RTTNews - The mood in stock markets across the Asia-Pacific region is quite buoyant on Wednesday, thanks to encouraging consumer confidence data from the U.S. Most of the Asian markets had finished on a weak note on Tuesday after North Korea conducted a nuclear test.
Wall Street came back strongly on Tuesday after a long weekend with healthy consumer data raising hopes of an economic rebound. The Conference Board's reading on consumer confidence for May reached its highest level since September 2008, generating some optimism about the outlook for consumer spending.
Disappointing housing price data had pushed down stock prices earlier in the session. The major averages moved roughly sideways in the second half of the day, holding onto strong gains. The Dow closed up 196.17 points or 2.4 percent at 8,473.49, the Nasdaq rose 58.42 points or 3.5 percent to 1,750.43 and the S&P 500 closed up 23.33 points or 2.6 percent at 910.33.
The strong rally on Wall Street is proving to be a strong enough trigger for investors in the Asia-Pacific region today. The Australian market, which had finished on a firm note on Tuesday, extended its gains and is currently trading firm with energy, materials, healthcare and consumer discretionary stocks riding the momentum.
The Australian benchmark index S&P/ASX 200, which rose to 3,837 earlier this morning, has come off that high, but is still trading in positive territory at 3,816.10, up 27.70 points over its previous close. The All Ordinaries index is up 27.50 points at 3,809.10.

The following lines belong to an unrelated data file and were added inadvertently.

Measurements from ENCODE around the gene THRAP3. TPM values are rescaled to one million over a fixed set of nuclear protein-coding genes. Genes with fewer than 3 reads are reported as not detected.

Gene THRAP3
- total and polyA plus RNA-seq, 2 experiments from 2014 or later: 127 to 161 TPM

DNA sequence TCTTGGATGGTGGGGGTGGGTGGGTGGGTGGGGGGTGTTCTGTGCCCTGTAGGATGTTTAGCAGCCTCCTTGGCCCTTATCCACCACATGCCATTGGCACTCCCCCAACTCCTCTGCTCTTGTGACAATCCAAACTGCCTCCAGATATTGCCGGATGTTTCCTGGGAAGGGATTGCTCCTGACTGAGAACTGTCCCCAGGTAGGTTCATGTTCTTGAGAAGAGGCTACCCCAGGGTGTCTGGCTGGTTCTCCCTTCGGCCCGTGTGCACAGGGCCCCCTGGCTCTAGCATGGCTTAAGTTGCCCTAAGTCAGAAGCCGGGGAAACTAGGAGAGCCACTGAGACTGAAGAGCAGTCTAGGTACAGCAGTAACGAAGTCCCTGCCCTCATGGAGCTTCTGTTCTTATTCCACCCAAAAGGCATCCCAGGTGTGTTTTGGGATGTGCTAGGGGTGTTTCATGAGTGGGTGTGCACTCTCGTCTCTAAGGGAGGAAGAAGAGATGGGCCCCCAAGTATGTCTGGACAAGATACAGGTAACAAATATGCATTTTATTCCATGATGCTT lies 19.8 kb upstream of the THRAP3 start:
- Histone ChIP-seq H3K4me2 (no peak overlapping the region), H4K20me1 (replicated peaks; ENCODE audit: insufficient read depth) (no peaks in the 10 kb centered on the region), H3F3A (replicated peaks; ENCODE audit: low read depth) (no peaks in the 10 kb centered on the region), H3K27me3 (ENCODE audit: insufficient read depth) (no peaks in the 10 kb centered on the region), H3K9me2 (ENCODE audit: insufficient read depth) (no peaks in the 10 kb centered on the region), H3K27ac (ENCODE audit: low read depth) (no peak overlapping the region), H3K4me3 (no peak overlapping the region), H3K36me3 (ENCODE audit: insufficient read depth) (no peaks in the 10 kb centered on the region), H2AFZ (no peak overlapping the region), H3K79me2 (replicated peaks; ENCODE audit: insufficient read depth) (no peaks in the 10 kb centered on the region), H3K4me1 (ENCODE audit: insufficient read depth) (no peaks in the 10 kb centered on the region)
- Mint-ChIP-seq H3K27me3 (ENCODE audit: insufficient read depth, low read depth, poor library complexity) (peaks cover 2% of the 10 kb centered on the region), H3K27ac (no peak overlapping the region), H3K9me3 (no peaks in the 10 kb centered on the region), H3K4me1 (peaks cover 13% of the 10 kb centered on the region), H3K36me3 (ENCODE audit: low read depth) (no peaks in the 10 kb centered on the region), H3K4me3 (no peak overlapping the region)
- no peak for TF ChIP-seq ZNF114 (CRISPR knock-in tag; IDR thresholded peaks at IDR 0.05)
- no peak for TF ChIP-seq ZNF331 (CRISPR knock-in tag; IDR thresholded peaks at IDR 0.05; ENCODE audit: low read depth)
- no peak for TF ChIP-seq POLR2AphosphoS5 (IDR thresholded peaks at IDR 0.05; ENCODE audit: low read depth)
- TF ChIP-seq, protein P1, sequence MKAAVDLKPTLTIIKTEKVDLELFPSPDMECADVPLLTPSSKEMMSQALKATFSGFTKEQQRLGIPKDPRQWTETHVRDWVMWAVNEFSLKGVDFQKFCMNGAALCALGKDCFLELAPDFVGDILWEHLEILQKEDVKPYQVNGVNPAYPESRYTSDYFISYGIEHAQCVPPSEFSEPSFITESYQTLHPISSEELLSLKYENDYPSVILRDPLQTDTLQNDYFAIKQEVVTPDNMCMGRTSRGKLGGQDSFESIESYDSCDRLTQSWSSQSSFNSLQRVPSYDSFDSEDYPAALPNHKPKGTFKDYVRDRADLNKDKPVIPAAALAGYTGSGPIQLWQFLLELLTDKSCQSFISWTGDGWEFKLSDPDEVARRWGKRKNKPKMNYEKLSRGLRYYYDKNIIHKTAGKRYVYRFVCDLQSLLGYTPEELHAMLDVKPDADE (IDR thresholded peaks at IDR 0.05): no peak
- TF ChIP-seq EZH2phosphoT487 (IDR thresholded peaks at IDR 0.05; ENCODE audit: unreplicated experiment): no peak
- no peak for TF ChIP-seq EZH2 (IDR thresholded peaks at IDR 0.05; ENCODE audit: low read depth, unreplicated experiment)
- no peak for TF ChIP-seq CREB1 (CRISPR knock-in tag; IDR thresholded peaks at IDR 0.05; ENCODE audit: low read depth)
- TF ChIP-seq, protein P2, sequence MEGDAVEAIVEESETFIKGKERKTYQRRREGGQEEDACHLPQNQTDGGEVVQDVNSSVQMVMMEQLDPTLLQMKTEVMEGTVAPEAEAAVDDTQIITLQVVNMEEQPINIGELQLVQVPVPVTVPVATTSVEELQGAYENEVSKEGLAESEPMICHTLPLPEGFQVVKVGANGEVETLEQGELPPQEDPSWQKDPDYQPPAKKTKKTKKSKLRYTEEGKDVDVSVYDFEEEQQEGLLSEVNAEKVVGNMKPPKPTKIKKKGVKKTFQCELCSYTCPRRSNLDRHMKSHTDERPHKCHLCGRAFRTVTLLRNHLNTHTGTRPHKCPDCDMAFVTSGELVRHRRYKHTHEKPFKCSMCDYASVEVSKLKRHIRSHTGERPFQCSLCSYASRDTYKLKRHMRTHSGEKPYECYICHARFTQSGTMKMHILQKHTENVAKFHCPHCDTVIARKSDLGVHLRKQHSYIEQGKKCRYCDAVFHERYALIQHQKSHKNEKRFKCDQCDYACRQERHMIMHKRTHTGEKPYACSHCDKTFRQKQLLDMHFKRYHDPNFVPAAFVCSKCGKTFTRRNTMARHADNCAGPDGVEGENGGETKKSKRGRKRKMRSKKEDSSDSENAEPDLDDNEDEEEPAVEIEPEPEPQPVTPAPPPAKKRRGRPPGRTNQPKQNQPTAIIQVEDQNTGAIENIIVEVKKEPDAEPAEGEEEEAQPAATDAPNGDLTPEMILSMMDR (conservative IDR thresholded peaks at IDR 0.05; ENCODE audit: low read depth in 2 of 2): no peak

In Tokyo, the Nikkei average was up 1.46% or 135.99 points at 9,446.80 at the end of the morning session as strong cues from Wall Street and a weaker yen triggered some hectic buying across the board.
Bank, automobile, machinery, real estate, insurance and communications stocks rallied in the Japanese market. Fairly strong buying was seen in machinery, foods and mining sectors as well.
Automobile stocks Honda Motor, Nissan Motor and Toyota were in focus on reports the companies are planning to launch new hybrid versions by end 2010.
In economic news, Japan logged its third straight trade surplus in April as exports continued to fall less sharply, raising hopes overseas markets may help the country put the worst of its nasty recession behind it. According to the Finance Ministry, exports fell 39.1% on year, a more moderate decline than March's 45.6% plunge. Imports fell 35.8% as domestic demand for foreign goods remained weak.
In the currency market, the Yen is trading at 95.38 to the U.S. dollar. The dollar rose to the lower 95 yen-level early Wednesday in Tokyo, following its overnight rise in New York on concern about North Korea's nuclear activity.
In South Korea, stocks pared early gains as investors pressed sales at a few front line counters following North Korea test-firing another nuclear missile, but rebounded fairly sharply on finding good support at lower levels. Riding on the strength of steel and bank stocks, the KOSPI is currently up by 14.29 points or 1.04% at 1,386.48.
Among other markets in the region, Hong Kong is trading sharply higher with its benchmark index Hang Seng gaining 2.37%. The Taiwan Weighted average is up 2.43% over its previous close. Markets in Indonesia and Singapore are exhibiting strength, with their key indices moving up by around 1.5%. New Zealand's NZX 50 is up nearly a per cent while Shanghai's Shanghai Composite Average is up by 0.53%.
The stock markets in Asia had finished mostly lower on Tuesday. Japan's benchmark Nikkei 225 Index slipped by 0.4 percent and Hong Kong's Hang Seng Index fell 0.8 percent.
Major European markets closed notably higher on Tuesday after seeing some earlier weakness. The U.K.'s FTSE 100 Index closed up 1.1 percent, while the French CAC 40 Index and the German DAX finished up by 1.1 percent and 1.3 percent, respectively.
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